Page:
Most of the research on clinical diagnostics in preeclampsia and eclampsia examines the relationship of individual symptoms, exam findings, and clinical findings in predicting adverse maternal outcomes. As seen in the chart below, adapted from Mol et al (11) which references several systematic reviews, ­the classical symptoms and diagnostic test findings seen in preeclampsia and eclampsia have not been shown to be individually stellar in predicting adverse maternal outcome.

Within the past decade, attempts have been made to integrate diagnostic tests into multivariate models. Notable among these models is the PIERS (Preeclampsia Integrated Estimate of Risk) (12) model which was developed and internally validated in a multicenter prospective study which included 2023 women at tertiary care centers in Canada, New Zealand, and Australia. Patients were eligible for the study if they were admitted with preeclampsia or developed preeclampsia after admission. Multiple variables including demographic characteristics, past medical history, symptoms at onset, blood pressure, laboratory tests, and fetal assessment tests were examined and correlated with adverse maternal outcomes which were defined as maternal mortality; CNS, cardiorespiratory, hematologic, hepatic, or renal morbidity; or placental abruption.

Using complex statistical analysis involving logistic regression, the study designers arrived at an equation that predicted adverse maternal outcomes within 48 hours, dependent on variables of gestational age, presence of chest pain or dyspnea, serum creatinine, AST, platelets, and SpO2. This model was internally validated through the bootstrapping method and allowed stratification of the study population into several risk categories. Of the women in the risk category with a probability of >0.30 calculated by the PIERS model equation, the majority (59%) had an adverse maternal outcome. The AUC for this equation was 0.88 (95% CI 0.84-0.92) establishing it as an equation with good accuracy (remember, a perfect test has an AUC of 1 and a worthless test has an AUC of 0.5). Several studies have successfully externally validated the PIERS model using other study populations. (13,14,15) However, further research is necessary to clarify the appropriate clinical applications of this equation, especially in the emergency department.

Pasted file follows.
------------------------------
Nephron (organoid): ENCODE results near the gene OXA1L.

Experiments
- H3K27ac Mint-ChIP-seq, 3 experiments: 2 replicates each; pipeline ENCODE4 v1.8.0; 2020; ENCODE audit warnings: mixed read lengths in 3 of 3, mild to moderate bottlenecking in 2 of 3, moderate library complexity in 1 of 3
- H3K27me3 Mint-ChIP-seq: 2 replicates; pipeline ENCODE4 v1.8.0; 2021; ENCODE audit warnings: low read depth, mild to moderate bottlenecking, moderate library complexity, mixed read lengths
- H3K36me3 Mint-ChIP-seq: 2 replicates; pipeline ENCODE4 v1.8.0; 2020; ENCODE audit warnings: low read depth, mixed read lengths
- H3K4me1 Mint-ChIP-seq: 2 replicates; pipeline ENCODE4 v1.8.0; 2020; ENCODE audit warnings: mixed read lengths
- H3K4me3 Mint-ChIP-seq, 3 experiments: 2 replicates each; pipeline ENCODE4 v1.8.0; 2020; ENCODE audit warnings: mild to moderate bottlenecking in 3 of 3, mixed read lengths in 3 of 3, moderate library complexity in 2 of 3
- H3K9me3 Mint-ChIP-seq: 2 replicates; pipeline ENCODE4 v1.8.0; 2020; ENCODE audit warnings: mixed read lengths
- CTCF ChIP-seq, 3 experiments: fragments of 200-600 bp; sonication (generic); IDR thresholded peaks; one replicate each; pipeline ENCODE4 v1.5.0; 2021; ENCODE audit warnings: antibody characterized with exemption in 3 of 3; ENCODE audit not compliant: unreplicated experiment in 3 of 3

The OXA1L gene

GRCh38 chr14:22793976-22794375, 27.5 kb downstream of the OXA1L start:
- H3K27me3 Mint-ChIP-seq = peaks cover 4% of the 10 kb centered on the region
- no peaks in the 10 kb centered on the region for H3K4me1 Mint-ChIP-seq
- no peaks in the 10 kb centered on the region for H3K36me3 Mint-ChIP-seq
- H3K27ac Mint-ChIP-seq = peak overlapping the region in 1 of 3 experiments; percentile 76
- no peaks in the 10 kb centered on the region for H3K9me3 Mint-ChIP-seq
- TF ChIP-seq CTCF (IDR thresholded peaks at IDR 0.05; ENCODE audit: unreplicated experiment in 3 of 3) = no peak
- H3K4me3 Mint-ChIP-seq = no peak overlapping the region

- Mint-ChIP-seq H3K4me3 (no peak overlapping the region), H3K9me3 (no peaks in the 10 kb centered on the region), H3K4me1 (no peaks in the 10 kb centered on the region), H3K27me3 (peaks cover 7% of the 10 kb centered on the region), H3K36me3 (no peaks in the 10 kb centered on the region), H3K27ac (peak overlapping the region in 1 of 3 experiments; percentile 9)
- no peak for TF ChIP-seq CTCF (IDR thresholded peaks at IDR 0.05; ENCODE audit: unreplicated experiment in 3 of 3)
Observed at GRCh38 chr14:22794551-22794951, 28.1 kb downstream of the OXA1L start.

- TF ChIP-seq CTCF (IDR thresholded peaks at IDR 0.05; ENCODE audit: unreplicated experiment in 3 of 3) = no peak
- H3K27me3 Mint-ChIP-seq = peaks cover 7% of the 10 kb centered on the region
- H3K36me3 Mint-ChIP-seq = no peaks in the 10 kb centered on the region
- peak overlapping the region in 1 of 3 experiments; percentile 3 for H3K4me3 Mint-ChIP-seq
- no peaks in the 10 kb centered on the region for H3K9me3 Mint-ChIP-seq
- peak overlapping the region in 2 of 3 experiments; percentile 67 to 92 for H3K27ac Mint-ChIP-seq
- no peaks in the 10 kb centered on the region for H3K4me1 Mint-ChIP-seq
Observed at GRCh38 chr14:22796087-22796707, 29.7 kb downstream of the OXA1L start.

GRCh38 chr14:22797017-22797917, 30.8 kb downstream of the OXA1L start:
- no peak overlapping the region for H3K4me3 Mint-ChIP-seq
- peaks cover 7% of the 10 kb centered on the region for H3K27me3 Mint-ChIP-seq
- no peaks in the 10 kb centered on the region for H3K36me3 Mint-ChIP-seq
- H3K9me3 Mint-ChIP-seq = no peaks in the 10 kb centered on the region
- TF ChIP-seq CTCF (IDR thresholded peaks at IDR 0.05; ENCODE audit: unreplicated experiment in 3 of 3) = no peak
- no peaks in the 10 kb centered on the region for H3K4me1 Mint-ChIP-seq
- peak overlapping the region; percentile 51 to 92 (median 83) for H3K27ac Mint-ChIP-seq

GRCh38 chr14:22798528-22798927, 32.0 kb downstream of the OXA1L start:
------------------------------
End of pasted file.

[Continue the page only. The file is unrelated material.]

Preeclampsia and eclampsia are “can’t-miss” diagnoses in the ED, since these conditions are progressive and can cause serious consequences for both the mother and the fetus. Emergency management of severe preeclampsia and eclampsia includes management of hypertension and administration of magnesium sulfate to prevent or abort seizures. While the evidence for individual tests in the diagnosis of preeclampsia may not be convincing, there is evidence that the treatment of preeclampsia and eclampsia, as currently classified by consensus guidelines, is beneficial.(8,9) Appropriate recognition and treatment of preeclampsia and eclampsia  in the emergency department can contribute to prevention of their complications including pulmonary edema, myocardial infarction, stroke, ARDS, coagulopathy, severe renal failure, and retinal injury.(2) The definitive treatment is delivery of the placenta and the fetus, but in many cases the fetus is at risk for many of the complications of premature delivery. Ordering the tests discussed above, especially with the development of multivariate models, can help our OB colleagues risk-stratify these patients to determine whether or not they need to have an emergent delivery.

Article by Emily Roblee, MD

Peer Editing and Post by Ryan LaFollette, MD


  1. Hypertension in pregnancy . Report of the American College of Obstetricians and Gynecologists’ Task Force on Hypertension in Pregnancy. Obstet Gynecol. 2013;122:1122–1131.

  2. Young, Janet Simmons. “Maternal Emergencies after 20 Weeks of Pregnancy and in the Postpartum Period.” Tintinalli’s Emergency Medicine: A Comprehensive Study Guide. Eds. Judith E. Tintinalli, et al. New York, NY: McGraw-Hill, 2015.

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  4. Salhi BA, Nagrani S. “Acute Complications of Pregnancy.” Rosen's emergency medicine: concepts and clinical practice. 8th ed. Eds. Marx, J. A., & Rosen, P.  Philadelphia, PA: Elsevier/Saunders, 2014.

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  7. Hawkins T, Roberts J, Mangos G, Davis G, Roberts L, Brown M. Plasma uric acid remains a marker of poor outcome in hypertensive pregnancy: a retrospective cohort study. BJOG 2012 2012;119:484–492.

  8. Duley L, Henderson-Smart DJ, Walker GJ, Chou D. Magnesium sulphate versus diazepam for eclampsia. Cochrane Database of Systematic Reviews 2010, Issue 12.

  9. Duley L, Gilmezoghu AM, Henderson-Smart DJ, Chou D. Magnesium sulphate and other anticonvulsants for women with pre-eclampsia. Cochrane Database of Systematic Reviews 2010, Issue 11.

  10. Lim KH, Friedman SA, Ecker JL, Kao L, Kilpatrick SJ. The clinical utility of serum uric acid measurements in hypertensive diseases of pregnancy. Am J Obstet Gynecol. 1998;178:1067–71.

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  13. Akkermans J, Payne B, von Dadelszen P, Groen H, de Vries J, Magee LA, Mol BW, Ganzevoort W. Predicting complications in pre-eclampsia: external validation of the fullPIERS model using the PETRA trial dataset. European Journal of Obstetrics & Gynecology and Reproductive Biology. 2014;170:58-62.

  14. Ukah UV, Payne B, Hutcheon JA, Ansermino JM, Ganzevoort W, Thangaratinam S, Magee LA, von Dadelszen P. Assessment of the fullPIERS Risk Prediction Model in Women with Early-Onset Preeclampsia. Hypertension. 2018 Apr; 71(4): 659–665.